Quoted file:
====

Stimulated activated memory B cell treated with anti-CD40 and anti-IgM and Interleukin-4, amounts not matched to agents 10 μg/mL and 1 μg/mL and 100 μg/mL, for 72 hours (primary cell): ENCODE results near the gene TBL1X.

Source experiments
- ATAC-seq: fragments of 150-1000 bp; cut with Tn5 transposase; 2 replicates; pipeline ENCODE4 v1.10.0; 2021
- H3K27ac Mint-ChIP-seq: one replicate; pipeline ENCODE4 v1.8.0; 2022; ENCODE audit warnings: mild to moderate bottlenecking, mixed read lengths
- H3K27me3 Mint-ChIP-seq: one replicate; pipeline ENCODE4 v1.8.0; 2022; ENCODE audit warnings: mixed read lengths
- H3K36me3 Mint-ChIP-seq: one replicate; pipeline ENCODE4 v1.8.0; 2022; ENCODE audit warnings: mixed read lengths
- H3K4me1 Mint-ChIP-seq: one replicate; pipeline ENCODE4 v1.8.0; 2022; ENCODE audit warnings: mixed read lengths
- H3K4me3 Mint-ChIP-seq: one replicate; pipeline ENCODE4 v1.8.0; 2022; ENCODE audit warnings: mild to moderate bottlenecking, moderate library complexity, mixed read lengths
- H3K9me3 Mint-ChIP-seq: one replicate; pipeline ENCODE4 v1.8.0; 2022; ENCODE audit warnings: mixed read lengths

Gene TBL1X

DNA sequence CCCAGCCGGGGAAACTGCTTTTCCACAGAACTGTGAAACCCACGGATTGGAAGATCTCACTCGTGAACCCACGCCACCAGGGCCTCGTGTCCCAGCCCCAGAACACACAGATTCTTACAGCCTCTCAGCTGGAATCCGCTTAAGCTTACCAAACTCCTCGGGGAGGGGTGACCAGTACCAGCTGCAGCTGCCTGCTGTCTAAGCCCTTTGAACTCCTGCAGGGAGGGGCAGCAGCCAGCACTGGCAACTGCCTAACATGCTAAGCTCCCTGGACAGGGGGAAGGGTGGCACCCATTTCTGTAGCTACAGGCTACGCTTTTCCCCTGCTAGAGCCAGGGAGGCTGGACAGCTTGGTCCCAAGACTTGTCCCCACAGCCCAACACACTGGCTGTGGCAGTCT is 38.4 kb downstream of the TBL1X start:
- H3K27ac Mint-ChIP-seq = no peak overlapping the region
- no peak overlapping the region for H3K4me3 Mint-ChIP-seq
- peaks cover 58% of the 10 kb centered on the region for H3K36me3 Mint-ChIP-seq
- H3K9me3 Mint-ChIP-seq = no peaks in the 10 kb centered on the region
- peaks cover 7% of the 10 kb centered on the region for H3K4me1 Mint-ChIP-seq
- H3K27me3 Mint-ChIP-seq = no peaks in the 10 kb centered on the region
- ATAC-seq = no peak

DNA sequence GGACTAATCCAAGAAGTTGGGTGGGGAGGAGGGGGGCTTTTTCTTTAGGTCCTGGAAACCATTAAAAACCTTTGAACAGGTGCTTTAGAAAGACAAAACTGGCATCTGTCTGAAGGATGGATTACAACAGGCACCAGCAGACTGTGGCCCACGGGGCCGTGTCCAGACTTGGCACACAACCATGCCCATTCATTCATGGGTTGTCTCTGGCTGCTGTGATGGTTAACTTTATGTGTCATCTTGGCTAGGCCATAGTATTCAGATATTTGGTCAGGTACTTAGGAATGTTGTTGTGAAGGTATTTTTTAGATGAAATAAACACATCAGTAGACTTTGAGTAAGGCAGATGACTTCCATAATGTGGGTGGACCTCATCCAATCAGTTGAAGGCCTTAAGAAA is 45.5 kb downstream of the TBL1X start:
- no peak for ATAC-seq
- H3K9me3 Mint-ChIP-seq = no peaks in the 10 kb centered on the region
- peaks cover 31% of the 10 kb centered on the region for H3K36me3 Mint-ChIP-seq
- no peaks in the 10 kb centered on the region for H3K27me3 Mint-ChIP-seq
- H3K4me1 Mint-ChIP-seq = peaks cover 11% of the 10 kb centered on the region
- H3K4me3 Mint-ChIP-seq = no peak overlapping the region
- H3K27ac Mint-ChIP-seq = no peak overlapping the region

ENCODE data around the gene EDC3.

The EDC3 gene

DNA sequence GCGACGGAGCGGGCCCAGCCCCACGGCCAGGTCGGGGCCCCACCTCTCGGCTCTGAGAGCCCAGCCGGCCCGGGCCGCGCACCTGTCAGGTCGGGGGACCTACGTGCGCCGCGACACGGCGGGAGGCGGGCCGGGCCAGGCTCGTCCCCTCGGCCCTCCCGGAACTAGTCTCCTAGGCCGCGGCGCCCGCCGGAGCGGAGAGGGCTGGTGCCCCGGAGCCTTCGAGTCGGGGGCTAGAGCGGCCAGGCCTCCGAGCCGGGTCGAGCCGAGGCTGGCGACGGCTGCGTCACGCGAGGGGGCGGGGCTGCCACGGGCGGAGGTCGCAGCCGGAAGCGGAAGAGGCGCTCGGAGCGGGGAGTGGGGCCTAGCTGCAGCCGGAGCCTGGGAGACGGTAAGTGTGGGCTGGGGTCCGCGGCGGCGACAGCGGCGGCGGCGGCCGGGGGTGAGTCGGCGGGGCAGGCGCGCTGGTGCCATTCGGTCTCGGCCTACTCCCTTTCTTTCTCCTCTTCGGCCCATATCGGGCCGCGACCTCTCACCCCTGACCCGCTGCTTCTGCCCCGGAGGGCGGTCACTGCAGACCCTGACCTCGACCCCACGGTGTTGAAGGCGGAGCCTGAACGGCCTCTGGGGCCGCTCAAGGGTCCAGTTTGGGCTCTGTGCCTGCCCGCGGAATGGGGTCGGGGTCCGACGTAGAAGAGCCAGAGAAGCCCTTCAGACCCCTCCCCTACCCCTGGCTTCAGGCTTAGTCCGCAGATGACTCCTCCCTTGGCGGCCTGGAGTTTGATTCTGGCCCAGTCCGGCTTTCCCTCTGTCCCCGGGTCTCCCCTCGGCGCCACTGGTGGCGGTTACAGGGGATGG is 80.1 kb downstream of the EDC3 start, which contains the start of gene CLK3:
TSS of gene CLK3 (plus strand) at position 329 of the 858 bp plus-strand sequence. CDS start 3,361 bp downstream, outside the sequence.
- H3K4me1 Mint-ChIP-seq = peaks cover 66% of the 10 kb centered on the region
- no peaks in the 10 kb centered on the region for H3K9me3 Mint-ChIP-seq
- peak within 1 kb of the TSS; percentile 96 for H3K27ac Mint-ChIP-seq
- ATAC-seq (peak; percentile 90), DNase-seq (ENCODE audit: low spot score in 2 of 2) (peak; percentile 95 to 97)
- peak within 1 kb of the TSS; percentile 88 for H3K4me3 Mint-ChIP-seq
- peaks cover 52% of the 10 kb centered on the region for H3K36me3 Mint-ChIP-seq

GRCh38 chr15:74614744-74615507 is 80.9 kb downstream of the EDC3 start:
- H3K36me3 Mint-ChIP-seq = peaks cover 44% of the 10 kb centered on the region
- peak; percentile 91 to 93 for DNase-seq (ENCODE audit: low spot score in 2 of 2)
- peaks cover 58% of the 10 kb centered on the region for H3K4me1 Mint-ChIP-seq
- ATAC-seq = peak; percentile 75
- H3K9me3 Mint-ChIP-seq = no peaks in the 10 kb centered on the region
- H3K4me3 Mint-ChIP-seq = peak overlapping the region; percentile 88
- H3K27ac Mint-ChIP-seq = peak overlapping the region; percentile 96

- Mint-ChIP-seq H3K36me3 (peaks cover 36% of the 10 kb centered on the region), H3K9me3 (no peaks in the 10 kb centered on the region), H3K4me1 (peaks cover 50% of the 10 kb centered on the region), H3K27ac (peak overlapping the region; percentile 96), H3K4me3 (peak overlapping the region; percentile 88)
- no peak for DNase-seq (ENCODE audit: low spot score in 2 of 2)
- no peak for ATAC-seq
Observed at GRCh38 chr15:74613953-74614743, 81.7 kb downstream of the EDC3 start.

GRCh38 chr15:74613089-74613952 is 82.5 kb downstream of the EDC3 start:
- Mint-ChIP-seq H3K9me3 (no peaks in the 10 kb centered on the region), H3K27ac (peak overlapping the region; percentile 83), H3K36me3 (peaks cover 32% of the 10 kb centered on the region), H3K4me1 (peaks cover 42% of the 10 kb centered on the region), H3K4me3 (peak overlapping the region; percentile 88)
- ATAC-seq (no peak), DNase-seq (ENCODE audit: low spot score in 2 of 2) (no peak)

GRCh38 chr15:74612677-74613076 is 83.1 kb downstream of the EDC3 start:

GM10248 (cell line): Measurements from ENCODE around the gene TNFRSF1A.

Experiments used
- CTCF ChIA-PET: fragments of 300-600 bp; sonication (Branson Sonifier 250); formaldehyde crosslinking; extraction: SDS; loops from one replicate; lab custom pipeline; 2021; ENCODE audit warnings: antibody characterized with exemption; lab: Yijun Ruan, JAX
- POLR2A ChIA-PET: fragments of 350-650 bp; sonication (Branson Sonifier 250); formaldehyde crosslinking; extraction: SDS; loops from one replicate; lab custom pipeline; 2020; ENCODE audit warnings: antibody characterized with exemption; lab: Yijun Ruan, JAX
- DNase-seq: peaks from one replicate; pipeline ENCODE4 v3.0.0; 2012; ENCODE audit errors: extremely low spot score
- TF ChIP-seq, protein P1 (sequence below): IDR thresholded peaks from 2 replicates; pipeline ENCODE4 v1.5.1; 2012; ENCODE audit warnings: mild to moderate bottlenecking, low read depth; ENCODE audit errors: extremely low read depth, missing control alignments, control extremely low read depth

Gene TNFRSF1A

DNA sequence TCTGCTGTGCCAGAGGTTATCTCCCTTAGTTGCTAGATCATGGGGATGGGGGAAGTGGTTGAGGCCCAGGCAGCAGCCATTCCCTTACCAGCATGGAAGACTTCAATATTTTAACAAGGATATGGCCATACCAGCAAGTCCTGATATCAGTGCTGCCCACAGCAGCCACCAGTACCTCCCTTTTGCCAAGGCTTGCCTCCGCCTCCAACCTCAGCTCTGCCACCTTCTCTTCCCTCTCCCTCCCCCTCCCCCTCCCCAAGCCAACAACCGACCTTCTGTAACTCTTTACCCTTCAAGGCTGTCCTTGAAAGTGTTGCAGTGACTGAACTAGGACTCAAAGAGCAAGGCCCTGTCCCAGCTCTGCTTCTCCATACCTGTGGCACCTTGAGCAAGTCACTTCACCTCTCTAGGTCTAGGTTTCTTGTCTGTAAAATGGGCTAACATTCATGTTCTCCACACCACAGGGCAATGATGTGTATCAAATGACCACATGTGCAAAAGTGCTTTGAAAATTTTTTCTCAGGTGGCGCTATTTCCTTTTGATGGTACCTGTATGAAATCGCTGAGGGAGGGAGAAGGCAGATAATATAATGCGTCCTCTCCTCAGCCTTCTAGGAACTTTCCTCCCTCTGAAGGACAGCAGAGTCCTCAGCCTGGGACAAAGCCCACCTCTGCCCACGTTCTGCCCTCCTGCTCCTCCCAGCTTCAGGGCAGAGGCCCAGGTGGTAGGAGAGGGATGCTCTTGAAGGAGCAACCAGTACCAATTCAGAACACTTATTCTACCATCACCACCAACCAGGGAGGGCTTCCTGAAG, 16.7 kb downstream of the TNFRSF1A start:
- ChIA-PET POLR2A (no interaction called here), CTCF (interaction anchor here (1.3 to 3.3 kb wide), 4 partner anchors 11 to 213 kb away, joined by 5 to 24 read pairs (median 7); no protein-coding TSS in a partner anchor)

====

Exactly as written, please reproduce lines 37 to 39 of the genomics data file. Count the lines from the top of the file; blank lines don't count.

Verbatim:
GRCh38 chr15:74614744-74615507 is 80.9 kb downstream of the EDC3 start:
- H3K36me3 Mint-ChIP-seq = peaks cover 44% of the 10 kb centered on the region
- peak; percentile 91 to 93 for DNase-seq (ENCODE audit: low spot score in 2 of 2)